The Acorn That Was gives a brief history of Providence Women’s College

The first women’s college in the Malabar had a difficult birth. Adventures were many, so too moments of dejection, but the grace of Providence was strong. In the early 1950s, a group of young women tamed an unruly Florican Hill to start one of the well-known campuses in Kozhikode. The Acorn That Was documents the tale of Providence Women’s College, its beginnings marked by a vision for the future and incessant requests from the people of the city. Written by Sister M. Carmilla, former principal, the book resurrects history through old college magazines, log books and memories.

Published by the college as it turned 60, it is an attempt to treasure history for the future. “We suddenly realised that the college was getting younger and younger,” says Sister Ancilla, the principal. “Only 15 or so of the old lot were still around. We wanted to do something that will show and pass on the spirit of the college.”

The brief history took a year and a half to put together and Ancilla recalls the helpful hands, especially from the Department of History, who played a key role.

Carmilla had watched the institution being born. “I was in class 10 at the Providence High School when the talk of upgrading it into a college was on,” she remembers. A women’s college was a great desire of the parents of the city, she says, as they were sending girls to Madras or Mangalore for higher education.

The author recounts in detail the steering presence of Mother M. Gabrielle, the founder principal. To raise money, Carmilla says, “They went about selling raffle tickets. Gabrielle could transmit her enthusiasm to others. She accepted with equal grace a contribution of 50 paise or a higher amount. Many locked doors were opened because of her.”

The testing times were many, recalls Carmilla, especially when it came to standing security for the endowment of Rs. 5 lakhs. The dream of a college was about to be snuffed out as the management made known its inability to raise the amount. “We have heard that Gabrielle shut herself up in the room and prayed. Finally, the bishop came forward to stand security,” says Carmilla, while the endowment amount was reduced to Rs 50,000.

The college started off finally in 1952 in the Providence High School with 87 students and only the first year pre-university class and with only one group — the Humanities. The space under the staircase became the office.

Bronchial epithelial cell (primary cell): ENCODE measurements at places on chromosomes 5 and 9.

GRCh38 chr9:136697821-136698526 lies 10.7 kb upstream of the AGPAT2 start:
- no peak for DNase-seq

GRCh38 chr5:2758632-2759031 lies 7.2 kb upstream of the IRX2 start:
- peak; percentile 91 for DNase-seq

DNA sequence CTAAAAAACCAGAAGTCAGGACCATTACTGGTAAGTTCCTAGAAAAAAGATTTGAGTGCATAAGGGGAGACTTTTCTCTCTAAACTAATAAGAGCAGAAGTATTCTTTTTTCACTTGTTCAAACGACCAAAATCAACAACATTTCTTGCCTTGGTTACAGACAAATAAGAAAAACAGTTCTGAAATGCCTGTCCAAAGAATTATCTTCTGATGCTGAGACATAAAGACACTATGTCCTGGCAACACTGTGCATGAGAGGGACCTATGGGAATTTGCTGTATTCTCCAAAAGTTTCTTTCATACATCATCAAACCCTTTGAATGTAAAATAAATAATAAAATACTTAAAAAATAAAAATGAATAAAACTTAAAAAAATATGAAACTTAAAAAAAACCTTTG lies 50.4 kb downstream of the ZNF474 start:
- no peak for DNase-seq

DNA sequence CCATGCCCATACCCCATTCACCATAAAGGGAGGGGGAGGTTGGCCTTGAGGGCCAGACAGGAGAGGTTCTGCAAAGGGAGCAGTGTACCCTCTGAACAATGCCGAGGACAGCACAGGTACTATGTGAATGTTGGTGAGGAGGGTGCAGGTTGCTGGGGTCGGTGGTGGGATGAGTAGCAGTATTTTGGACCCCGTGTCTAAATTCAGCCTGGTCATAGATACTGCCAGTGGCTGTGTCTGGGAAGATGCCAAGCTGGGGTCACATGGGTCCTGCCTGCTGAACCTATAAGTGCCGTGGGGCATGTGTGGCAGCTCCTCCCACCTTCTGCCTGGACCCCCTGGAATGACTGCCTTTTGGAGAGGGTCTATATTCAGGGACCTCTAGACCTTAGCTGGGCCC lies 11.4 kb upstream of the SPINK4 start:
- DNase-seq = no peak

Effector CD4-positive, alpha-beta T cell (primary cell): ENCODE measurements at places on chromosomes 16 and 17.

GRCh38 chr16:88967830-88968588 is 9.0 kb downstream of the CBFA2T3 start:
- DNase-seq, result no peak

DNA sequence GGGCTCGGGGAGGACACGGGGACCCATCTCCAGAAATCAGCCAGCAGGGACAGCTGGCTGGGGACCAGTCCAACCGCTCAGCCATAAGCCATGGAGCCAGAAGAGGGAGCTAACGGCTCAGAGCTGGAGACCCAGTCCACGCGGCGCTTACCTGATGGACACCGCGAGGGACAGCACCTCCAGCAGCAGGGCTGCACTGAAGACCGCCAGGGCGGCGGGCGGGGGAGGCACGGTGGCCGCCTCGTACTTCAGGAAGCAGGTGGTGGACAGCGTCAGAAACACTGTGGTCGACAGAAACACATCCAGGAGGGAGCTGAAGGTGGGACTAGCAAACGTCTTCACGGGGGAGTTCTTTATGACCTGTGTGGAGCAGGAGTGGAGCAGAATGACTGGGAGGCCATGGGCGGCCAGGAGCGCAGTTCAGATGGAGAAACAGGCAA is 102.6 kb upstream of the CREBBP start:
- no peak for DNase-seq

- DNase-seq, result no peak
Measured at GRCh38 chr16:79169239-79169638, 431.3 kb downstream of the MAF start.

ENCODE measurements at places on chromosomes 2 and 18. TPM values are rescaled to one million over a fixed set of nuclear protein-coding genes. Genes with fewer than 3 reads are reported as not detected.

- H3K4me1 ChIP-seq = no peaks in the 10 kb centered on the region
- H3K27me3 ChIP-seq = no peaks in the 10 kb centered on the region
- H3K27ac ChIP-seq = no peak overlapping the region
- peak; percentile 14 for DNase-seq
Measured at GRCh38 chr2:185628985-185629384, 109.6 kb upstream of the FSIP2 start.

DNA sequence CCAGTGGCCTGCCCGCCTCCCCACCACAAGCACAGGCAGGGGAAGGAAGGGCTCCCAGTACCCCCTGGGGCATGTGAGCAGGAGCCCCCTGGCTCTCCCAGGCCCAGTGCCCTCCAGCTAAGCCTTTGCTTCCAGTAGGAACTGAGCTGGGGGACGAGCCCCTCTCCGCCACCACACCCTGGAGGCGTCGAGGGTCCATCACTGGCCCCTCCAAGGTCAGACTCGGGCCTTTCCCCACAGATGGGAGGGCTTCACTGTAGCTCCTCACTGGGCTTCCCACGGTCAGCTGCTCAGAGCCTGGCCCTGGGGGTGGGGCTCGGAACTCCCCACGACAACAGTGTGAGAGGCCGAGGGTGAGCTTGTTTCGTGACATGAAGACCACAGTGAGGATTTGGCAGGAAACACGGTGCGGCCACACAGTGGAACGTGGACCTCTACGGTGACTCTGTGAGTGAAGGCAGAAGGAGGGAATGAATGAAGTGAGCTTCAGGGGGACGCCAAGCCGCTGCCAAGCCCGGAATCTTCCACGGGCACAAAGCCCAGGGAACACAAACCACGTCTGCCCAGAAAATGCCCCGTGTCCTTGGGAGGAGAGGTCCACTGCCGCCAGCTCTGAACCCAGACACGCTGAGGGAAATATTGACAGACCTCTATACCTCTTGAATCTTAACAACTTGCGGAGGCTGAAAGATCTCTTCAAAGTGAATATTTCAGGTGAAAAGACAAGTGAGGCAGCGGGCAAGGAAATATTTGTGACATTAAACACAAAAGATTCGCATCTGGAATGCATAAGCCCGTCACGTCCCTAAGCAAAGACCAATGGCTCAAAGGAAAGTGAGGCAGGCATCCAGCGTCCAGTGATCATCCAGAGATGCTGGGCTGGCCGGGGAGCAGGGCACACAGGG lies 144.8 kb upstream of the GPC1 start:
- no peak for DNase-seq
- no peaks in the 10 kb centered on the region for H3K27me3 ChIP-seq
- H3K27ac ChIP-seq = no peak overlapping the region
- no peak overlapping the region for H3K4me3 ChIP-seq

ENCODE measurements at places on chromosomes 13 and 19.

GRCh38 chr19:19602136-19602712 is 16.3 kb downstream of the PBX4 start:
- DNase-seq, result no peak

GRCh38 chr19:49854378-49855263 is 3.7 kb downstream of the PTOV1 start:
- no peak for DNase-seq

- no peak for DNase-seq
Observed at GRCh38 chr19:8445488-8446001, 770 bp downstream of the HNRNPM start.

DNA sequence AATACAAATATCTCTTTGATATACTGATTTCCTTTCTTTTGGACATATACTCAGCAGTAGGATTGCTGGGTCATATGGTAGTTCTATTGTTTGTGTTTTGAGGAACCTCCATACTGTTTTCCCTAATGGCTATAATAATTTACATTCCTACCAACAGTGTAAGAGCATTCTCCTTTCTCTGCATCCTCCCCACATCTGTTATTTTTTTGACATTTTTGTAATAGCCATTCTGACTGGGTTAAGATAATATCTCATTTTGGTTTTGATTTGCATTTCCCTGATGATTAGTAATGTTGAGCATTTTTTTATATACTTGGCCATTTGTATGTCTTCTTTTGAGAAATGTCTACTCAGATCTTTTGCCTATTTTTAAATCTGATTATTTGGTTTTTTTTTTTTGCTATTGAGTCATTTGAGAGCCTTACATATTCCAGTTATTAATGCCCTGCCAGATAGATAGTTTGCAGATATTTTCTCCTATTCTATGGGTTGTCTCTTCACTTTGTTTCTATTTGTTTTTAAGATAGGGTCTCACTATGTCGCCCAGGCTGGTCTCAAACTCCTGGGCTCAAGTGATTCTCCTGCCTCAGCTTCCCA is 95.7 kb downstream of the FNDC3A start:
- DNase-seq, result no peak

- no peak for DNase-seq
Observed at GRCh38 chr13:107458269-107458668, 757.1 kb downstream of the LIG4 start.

Carmilla remembers the kindness of many, including the Vice Chancellor of University of Madras, who waived many conditions for the sake of the college. “Gabrielle wasn’t even a post-graduate, but she was allowed to be the principal,” she says.

The hunt for a campus of their own took them ultimately to Florican Hill. “This was just a forest then, but Gabrielle saw its potential.” The almost uninhabitable conditions caused a momentary dip in the student strength, says Carmilla, but the numbers picked up in no time. “Initially, there was no hostel. The girls had to sleep on the floor. But the young girls were ready for any sacrifice.” So when the time came to lay the foundation stone for the hostel in 1955, it was the first ten hostellers who did the task.

Sixty years hence, there are new challenges for Providence, which offers graduate, post-graduate and management courses. “A lot of thinking has to go into our teaching to make it creative,” says Carmilla. If arts suffered when professional courses became the lure, Ancilla says the tide is turning. The future, she says, is in offering courses at the research level. Carmilla, though, remembers the hardships Gabrielle went through to succeed. “She used to say, ‘If you have a sorrow, dig a hole in your heart and hide it there.’”

(The book is not for sale, but those interested can collect a copy from the college.)